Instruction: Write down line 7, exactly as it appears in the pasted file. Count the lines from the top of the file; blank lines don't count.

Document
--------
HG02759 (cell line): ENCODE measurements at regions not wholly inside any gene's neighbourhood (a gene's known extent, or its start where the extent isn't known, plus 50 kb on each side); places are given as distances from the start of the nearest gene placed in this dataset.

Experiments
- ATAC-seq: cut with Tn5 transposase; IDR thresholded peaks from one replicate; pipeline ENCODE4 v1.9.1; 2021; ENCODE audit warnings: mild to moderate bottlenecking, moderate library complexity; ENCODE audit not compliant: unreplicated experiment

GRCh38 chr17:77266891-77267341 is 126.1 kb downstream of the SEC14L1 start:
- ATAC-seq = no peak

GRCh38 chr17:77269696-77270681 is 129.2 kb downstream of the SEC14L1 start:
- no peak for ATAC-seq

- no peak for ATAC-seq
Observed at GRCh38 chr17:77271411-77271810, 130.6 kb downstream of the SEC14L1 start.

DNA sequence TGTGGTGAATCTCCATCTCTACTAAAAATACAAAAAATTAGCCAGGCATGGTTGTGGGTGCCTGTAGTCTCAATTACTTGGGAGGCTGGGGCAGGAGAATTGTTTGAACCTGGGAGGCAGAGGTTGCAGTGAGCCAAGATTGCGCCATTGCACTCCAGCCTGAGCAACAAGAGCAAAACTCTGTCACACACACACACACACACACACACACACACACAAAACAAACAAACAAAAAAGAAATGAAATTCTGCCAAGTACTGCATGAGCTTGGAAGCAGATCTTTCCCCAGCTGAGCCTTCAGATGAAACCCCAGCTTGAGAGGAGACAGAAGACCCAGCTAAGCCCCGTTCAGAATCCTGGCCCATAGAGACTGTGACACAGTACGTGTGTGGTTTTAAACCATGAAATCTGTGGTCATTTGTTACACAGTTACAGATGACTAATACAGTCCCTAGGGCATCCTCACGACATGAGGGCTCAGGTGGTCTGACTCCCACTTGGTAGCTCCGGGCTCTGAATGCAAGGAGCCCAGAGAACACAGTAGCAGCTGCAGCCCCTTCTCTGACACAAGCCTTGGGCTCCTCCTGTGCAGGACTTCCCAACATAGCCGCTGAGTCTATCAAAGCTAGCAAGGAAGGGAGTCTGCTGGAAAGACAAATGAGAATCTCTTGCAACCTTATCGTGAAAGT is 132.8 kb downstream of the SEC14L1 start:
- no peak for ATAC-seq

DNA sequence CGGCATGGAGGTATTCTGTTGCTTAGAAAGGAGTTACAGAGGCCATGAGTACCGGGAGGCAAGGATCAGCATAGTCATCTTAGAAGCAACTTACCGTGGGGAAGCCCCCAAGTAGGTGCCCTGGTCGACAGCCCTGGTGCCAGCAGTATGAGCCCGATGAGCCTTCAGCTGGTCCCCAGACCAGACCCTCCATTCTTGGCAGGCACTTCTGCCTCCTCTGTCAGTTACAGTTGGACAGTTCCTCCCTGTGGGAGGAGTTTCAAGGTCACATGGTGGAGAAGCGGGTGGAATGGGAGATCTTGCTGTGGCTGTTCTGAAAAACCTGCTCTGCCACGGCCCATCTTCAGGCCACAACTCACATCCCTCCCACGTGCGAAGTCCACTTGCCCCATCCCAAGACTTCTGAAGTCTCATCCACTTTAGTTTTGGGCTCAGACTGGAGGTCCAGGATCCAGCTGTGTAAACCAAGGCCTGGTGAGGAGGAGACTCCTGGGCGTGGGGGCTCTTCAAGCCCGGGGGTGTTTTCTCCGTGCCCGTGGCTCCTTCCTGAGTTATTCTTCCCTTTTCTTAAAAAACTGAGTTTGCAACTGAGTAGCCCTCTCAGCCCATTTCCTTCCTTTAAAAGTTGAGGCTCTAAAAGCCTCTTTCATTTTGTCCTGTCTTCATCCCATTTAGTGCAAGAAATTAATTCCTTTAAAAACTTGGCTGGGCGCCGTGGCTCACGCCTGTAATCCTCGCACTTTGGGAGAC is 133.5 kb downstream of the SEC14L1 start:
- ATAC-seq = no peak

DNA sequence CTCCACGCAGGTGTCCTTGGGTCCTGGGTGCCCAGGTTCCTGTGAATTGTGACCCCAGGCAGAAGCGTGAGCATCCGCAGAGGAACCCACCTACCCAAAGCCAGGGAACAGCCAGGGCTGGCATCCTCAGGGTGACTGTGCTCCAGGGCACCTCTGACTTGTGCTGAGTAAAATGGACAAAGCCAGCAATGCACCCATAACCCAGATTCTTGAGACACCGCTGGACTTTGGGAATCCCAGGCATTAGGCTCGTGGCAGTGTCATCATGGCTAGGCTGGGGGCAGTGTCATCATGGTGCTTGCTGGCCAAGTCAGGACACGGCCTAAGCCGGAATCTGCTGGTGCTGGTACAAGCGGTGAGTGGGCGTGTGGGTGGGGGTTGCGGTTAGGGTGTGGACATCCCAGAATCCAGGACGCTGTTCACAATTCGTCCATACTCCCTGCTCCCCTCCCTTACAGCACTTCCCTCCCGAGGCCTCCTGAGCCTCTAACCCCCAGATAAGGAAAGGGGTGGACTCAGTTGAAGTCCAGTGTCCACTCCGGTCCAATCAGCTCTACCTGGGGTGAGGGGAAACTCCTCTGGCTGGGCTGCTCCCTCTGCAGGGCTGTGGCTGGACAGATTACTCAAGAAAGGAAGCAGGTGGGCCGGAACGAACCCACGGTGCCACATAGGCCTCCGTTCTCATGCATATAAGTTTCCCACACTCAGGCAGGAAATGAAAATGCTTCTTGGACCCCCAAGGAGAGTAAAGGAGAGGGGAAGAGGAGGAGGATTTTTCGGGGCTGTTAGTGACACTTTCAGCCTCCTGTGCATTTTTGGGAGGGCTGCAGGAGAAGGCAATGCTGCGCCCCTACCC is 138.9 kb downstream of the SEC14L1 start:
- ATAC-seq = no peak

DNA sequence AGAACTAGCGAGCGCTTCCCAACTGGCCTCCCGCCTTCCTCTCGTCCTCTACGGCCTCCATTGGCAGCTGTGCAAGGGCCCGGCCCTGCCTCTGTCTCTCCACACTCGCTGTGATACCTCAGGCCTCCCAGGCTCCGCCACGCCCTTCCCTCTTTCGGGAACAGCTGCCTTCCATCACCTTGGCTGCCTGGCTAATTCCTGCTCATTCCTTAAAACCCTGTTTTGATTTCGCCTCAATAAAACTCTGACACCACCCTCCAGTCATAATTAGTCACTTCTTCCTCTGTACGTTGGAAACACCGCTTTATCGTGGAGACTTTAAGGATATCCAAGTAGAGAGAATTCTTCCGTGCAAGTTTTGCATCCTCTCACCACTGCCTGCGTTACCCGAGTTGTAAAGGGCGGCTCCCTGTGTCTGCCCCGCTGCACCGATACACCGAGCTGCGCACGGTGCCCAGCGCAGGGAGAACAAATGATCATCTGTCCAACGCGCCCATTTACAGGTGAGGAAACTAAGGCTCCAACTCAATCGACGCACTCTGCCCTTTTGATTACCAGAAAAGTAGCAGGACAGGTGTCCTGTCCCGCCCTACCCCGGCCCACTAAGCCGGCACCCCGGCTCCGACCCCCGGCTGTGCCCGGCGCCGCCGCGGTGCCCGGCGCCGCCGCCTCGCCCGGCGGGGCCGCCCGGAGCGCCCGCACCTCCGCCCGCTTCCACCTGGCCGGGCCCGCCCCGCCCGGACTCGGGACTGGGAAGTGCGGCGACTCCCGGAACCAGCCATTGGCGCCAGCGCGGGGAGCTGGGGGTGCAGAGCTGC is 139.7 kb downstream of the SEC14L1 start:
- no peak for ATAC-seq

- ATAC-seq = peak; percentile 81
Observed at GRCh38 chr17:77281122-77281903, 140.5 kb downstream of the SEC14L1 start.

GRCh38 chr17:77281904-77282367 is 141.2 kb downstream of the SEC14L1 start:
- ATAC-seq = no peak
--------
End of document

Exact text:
- no peak for ATAC-seq